In Africa, The potential of solar energy is immense. The continent is, in fact, is the brightest in the world. Its 30.37 million km² receive a solar irradiance equal to or greater than 2,000 kWh/ (m2 year).
In the management of the energy resources, increasing the production of solar energy and other forms of renewable energy should be the top priority for policymakers, if they are keen to foster the African power transition towards a more prosperous and sustainable future. The African economies have been resilient. The growth of the real output has increased by 3.6% in 2017 and will reach 4.1% between 2018 and 2019 (African Economic Outlook 2018). Needless to say, when there is a certain growth in the economy of a country, inevitably there is also a rising demand for energy. And this is what is happening to Africa. During 2017, energy consumption increased by 2.9% and according to IRENA, the electricity demand should triple by 2030.
These numbers speak clearly: the levels of industrialization and productivity are improving in Africa. The management of renewable resources is becoming increasingly important as it encourages economic development. So currently, this is a real challenge for the “Continent of the Sun“. Africa is endowed with significant renewable resources of all forms: biomass, geothermal, hydroelectric, solar or wind. This great energetic wealth could change the face of Africa forever. In fact, the diversification of energy sources increases the power generation capacity; the energetic shift would then resolve two of the Achilles’ heels in the energy landscape: satisfying the rising demand as well as replacing the poor-quality supply networks with reliable and safe energy supply.
600 million Africans still live in the dark and, for approximately 730 million people, the most common form of supply is that of biomass (IEA, 2014). But the change could be just around the corner. The renewable energy sector recorded an increase of 13% over the last year. Solar energy instead grows at 19%. In fact, the renewable energy sector registered an increase of 13% in the last year. Solar energy, on the other hand, grows to 19%. McKinsey’s research shows that the capacity for energy production in Africa is 1.2 terawatts, excluding solar energy and more than 10 terawatts, including solar energy. Therefore, only solar energy, which Africa has in abundance, can supply around 10 terawatts of new energy.
The African continent is increasingly turning towards the solar photovoltaic (PV) sector to guarantee a safe and sustainable energy source both on and off-grid. In addition, it is a very economical solution with a fairly competitive cost structure. According to Irena Report, solar PV module prices have fallen rapidly since the end of 2009, to between USD 0.52 and USD 0.72/watt in 2015. At the same time, the balance of system costs also has declined. As a result, the global weighted average cost of utility-scale solar PV fell by 62% between 2009 and 2015 and could decline by 57% from 2015 levels by 2025. Globally, new capacity additions of solar PV have increased six-fold from around 8 gigawatts in 2009 to around 47 GW in 2015. Also, the realization time of a photovoltaic project and its implementations are shorter than to others. Solar PV is a highly modular solution, both on-grid and off-grid. It can provide lighting and electricity to a single home off-grid, can be incorporated into mini-grids that can scale from several kilowatts (kW) to many MW, and at utility-scale can achieve higher economies of scale.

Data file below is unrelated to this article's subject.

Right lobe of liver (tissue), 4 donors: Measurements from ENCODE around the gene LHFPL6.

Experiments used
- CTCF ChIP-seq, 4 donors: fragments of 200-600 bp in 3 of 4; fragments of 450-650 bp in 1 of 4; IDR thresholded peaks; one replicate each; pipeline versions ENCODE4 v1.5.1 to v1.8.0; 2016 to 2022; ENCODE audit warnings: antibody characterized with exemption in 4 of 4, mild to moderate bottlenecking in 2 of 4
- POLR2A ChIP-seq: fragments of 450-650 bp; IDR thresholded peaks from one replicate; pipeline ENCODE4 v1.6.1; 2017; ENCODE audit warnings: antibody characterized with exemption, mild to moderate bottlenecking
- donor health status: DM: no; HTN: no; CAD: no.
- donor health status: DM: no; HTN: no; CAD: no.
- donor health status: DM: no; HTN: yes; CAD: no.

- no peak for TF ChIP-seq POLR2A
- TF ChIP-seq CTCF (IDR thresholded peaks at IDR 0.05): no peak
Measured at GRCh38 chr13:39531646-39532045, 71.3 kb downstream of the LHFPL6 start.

The solar photovoltaic technology represents a realistic solution for the 40% of Africans living in rural areas, especially in sub-Saharan areas, and who do not have access to electricity. This specific segment of the population experiences various blackouts and failures of the deployment network and can live without electricity during whole days. The mini-network and off-grid projects do not require connection to a centralized or national transmission and distribution network and are therefore ideal for providing energy to those remote communities away from the existing transmission lines. Solar technologies and, in general, green technologies can promote a more inclusive economic development.
Countries with low electrification rates have lower GDP per capita and are less developed. The basic rationale is that greater access to energy leads to improvements in health care, education, life expectancy, and economic opportunities.
Trace Software International has headquarters in Morocco and operated throughout the African continent thanks to resellers and partners. The company is helping companies to implement a more strategic technologic approach in their processes in order to get the best benefits out of their asset. In the solar industry, archelios™ suite, the photovoltaic software solutions to manage the entirety of a complete solar project, has helped enterprises to make relevant steps towards a greener future for Africa.